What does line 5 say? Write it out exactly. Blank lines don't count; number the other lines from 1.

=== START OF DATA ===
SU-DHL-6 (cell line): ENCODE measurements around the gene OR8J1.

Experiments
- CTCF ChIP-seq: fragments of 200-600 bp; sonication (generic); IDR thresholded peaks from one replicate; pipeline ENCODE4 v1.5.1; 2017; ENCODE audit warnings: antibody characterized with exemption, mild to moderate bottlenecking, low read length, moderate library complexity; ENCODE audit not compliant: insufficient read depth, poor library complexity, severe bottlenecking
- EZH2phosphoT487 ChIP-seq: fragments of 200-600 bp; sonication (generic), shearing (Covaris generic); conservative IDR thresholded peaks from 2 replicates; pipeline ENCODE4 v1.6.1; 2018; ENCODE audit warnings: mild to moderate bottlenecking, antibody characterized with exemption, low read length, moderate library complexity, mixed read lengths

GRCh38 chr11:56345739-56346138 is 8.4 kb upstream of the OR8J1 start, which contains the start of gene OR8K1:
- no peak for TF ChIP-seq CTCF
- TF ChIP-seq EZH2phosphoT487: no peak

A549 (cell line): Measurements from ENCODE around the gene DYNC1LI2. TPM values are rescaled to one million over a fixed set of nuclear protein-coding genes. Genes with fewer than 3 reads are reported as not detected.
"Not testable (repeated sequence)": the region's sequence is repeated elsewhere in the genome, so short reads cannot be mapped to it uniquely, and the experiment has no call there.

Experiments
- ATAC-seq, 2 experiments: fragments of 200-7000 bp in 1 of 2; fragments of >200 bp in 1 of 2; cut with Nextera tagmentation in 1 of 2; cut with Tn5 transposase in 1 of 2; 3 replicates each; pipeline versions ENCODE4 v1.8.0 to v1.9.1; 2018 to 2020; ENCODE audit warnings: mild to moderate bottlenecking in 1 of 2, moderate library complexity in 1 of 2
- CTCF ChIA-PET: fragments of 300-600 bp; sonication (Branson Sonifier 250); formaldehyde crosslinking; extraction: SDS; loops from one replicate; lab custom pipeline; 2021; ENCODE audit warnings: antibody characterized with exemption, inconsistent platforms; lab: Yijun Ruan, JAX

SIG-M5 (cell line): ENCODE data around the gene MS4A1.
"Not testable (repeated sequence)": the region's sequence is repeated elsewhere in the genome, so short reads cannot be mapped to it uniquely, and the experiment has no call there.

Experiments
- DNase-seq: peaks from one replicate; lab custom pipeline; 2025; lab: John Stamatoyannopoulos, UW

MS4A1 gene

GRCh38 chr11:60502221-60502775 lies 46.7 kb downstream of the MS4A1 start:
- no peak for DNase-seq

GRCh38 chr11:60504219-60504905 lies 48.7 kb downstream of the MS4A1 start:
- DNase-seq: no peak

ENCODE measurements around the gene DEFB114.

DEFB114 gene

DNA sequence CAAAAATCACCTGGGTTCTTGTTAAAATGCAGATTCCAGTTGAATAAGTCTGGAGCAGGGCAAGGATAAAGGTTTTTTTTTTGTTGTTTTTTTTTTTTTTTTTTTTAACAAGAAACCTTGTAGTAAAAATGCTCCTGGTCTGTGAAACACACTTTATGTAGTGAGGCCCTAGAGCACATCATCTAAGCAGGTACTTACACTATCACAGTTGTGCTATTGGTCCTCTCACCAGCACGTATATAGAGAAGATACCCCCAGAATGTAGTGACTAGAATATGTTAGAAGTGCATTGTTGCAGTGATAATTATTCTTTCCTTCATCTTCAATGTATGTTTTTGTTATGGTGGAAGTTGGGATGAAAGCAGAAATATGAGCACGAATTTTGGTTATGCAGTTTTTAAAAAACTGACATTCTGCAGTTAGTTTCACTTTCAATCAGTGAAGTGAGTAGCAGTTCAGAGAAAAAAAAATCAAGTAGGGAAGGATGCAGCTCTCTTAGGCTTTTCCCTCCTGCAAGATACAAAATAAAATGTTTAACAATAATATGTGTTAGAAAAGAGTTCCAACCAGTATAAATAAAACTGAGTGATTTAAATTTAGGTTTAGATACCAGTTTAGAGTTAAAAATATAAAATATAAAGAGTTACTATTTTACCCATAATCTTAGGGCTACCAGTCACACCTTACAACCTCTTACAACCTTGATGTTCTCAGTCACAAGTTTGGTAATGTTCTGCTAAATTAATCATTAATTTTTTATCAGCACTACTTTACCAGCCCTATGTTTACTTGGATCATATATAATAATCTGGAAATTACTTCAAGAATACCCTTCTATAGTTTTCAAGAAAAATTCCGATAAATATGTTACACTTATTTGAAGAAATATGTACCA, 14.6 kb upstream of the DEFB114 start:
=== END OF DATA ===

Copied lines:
GRCh38 chr11:56345739-56346138 is 8.4 kb upstream of the OR8J1 start, which contains the start of gene OR8K1: